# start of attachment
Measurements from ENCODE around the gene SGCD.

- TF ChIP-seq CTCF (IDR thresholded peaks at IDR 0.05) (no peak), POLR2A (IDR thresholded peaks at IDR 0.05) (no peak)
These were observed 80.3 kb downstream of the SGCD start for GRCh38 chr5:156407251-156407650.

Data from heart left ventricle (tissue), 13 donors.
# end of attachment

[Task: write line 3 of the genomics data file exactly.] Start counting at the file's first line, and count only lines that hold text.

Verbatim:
These were observed 80.3 kb downstream of the SGCD start for GRCh38 chr5:156407251-156407650.